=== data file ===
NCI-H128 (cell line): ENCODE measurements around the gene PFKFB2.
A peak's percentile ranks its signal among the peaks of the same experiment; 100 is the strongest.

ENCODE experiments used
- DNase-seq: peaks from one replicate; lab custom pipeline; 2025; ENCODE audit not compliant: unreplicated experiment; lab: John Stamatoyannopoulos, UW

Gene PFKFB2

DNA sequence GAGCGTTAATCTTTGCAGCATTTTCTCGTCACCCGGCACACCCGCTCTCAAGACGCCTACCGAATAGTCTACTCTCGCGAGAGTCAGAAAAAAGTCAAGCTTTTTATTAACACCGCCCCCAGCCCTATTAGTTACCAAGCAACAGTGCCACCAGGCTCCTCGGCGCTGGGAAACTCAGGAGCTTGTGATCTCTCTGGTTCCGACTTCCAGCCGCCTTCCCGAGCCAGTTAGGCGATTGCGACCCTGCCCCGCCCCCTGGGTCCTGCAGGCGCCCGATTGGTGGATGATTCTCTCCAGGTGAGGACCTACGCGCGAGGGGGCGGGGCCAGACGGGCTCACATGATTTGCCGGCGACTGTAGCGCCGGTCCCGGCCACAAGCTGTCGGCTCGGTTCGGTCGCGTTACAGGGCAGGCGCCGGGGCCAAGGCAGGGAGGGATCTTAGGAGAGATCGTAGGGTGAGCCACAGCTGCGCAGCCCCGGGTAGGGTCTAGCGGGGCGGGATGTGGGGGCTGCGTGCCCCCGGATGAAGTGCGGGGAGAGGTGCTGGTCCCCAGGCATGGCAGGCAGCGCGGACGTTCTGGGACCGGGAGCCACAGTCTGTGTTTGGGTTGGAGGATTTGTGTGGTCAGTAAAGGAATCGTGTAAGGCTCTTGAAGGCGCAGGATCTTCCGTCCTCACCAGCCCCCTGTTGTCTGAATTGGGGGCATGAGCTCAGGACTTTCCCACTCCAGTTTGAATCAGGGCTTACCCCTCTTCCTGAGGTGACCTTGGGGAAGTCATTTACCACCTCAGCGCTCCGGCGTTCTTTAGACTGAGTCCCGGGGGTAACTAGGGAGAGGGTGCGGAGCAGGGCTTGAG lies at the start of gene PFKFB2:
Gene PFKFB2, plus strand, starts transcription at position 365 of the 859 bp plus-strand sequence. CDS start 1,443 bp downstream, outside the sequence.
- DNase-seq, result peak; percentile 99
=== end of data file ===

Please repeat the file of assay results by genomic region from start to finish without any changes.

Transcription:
NCI-H128 (cell line): ENCODE measurements around the gene PFKFB2.
A peak's percentile ranks its signal among the peaks of the same experiment; 100 is the strongest.

ENCODE experiments used
- DNase-seq: peaks from one replicate; lab custom pipeline; 2025; ENCODE audit not compliant: unreplicated experiment; lab: John Stamatoyannopoulos, UW

Gene PFKFB2

DNA sequence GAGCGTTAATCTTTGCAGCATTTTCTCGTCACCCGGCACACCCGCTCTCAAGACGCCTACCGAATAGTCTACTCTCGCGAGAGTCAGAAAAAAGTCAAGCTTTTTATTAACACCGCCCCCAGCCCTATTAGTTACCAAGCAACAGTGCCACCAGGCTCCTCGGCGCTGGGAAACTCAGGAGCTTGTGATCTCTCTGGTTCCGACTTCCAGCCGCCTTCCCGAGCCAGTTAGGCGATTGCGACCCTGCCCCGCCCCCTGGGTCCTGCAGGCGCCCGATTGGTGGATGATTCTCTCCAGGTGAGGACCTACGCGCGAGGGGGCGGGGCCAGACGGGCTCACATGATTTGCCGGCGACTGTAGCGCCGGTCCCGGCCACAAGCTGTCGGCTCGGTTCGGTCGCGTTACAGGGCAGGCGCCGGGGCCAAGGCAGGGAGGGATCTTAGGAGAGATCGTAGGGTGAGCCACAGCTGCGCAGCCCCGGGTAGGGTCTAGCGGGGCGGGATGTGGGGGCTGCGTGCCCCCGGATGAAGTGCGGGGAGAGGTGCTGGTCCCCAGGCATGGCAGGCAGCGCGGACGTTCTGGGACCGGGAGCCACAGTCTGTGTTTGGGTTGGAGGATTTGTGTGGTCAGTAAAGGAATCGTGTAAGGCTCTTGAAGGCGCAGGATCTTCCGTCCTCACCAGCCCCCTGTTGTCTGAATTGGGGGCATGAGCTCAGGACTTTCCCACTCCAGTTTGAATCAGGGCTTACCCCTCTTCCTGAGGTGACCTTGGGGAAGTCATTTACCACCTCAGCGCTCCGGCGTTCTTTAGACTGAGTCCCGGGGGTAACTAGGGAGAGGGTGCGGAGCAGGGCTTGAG lies at the start of gene PFKFB2:
Gene PFKFB2, plus strand, starts transcription at position 365 of the 859 bp plus-strand sequence. CDS start 1,443 bp downstream, outside the sequence.
- DNase-seq, result peak; percentile 99